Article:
Theophylline represses IL-8 secretion from airway smooth muscle cells independently of phosphodiesterase inhibition: Novel role as a protein phosphatase 2A activator
- Publication Type:
- Journal Article
- American Journal of Respiratory Cell and Molecular Biology, 2016, 54 (6), pp. 792 - 801
- Issue Date:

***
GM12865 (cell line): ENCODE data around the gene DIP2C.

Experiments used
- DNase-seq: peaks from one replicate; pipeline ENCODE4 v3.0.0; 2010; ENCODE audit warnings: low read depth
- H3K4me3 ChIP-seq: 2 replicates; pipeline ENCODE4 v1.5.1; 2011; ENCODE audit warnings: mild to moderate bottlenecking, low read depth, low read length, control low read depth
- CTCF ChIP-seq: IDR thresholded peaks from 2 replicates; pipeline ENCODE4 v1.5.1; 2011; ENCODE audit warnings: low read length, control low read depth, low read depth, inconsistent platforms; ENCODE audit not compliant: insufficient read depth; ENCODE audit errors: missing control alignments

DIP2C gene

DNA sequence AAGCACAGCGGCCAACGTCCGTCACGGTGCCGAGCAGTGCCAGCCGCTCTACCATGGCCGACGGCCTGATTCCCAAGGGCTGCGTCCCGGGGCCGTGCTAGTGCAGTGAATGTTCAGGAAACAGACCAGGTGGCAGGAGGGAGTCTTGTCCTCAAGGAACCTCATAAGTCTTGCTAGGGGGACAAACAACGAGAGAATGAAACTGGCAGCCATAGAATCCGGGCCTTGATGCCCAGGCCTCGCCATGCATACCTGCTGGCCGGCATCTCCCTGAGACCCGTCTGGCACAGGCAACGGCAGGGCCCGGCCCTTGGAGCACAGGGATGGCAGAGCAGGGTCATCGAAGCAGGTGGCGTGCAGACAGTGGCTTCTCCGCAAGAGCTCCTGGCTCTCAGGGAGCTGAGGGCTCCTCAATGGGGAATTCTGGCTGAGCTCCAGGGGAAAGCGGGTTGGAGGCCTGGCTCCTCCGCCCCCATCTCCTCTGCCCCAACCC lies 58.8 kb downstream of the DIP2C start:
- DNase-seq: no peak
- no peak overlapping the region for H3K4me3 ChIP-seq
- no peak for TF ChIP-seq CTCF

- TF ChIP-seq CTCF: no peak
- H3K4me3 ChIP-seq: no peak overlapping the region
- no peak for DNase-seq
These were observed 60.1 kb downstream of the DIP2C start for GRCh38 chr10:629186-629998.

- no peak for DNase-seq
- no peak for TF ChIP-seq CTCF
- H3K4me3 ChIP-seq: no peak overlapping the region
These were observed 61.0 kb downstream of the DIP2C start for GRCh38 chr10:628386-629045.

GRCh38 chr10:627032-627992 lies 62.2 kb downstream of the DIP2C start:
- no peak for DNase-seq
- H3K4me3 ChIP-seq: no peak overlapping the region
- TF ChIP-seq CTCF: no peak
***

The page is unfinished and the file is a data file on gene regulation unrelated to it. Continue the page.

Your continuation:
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Copyright © 2016 by the American Thoracic Society. Theophylline is an old drug experiencing a renaissance owing to its beneficial antiinflammatory effects in chronic respiratory diseases, such as asthma and chronic obstructive pulmonary disease. Multiple modes of antiinflammatory action have been reported, including inhibition of the enzymes that degrade cAMP-phosphodiesterase (PDE).Using primary cultures of airway smooth muscle (ASM) cells, we recently revealed that PDE4 inhibitors can potentiate the antiinflammatory action of β2-agonists by augmenting cAMP-dependent expression of the phosphatase that deactivates mitogen-activated protein kinase (MAPK)-MAPK phosphatase (MKP)-1. Therefore, the aim of this study was to address whether theophylline repressed cytokine production in a similar, PDE-dependent, MKP-1-mediated manner. Notably, theophylline did not potentiate cAMP release from ASM cells treated with the long-acting β2-agonist formoterol. Moreover, theophylline (0.1-10 mM) did not increase formoterol-induced MKP-1 messenger RNA expression nor protein up-regulation, consistent with the lack of cAMP generation. However, theophylline (at 10 mM) was antiinflammatory and repressed secretion of the neutrophil chemoattractant cytokine IL-8, which is produced in response to TNF-α. Because theophylline's effectswere independent of PDE4 inhibition or antiinflammatory MKP-1, we then wished to elucidate the novel mechanisms responsible. We investigated the impact of theophylline on protein phosphatase (PP) 2A, a master controller of multiple inflammatory signaling pathways, and show that theophylline increases TNF-α-induced PP2A activity in ASM cells. Confirmatory results were obtained in A549 lung epithelial cells. PP2A activators have beneficial effects in ex vivo and in vivo models of respiratory disease. Thus, our study is the first to link theophylline with PP2A activation as a novel mechanism to control respiratory inflammation.
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